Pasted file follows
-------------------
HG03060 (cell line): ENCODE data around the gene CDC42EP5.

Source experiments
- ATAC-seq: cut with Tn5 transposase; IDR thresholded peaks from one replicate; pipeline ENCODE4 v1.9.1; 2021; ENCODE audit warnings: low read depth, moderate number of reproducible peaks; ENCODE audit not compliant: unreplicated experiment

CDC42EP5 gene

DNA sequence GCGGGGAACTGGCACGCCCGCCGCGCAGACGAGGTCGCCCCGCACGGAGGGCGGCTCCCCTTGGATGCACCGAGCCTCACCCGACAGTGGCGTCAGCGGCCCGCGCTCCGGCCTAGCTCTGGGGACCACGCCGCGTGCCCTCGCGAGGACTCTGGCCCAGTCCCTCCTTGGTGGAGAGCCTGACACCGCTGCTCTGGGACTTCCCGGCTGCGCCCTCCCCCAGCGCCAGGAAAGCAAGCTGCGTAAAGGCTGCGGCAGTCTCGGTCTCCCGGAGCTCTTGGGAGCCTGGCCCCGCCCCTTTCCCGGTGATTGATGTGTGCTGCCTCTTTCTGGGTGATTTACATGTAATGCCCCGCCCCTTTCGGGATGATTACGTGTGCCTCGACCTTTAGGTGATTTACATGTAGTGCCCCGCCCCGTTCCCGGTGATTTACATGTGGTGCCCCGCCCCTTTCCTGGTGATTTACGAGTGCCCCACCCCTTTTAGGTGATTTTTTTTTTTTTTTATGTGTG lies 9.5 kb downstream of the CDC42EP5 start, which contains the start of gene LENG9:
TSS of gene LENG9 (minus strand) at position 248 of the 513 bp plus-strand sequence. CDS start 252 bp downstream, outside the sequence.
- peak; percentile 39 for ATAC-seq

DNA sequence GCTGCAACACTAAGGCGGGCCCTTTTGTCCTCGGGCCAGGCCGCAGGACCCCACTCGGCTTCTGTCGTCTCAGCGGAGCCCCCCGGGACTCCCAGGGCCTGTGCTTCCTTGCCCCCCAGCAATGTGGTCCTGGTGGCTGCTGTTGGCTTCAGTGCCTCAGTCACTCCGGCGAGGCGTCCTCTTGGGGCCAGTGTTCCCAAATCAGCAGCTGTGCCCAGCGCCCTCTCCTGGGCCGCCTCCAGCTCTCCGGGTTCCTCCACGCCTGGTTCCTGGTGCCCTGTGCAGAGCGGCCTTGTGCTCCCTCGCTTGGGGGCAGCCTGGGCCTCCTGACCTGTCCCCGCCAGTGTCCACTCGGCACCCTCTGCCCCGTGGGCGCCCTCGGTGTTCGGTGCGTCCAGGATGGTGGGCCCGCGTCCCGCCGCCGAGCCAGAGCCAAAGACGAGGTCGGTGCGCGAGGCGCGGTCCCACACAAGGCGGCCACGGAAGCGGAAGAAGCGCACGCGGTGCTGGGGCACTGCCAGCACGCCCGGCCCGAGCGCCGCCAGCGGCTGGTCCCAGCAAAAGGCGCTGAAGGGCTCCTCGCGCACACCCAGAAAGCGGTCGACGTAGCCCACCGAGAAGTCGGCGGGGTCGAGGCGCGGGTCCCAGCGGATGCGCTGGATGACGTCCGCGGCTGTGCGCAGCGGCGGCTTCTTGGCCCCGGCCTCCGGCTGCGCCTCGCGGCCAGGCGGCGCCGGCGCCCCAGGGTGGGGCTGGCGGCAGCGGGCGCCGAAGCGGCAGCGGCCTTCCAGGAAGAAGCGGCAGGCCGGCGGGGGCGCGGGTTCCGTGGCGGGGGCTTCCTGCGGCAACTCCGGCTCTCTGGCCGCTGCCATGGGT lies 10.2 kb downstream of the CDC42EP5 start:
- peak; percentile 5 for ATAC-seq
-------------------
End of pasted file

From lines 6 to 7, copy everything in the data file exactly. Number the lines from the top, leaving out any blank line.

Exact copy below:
TSS of gene LENG9 (minus strand) at position 248 of the 513 bp plus-strand sequence. CDS start 252 bp downstream, outside the sequence.
- peak; percentile 39 for ATAC-seq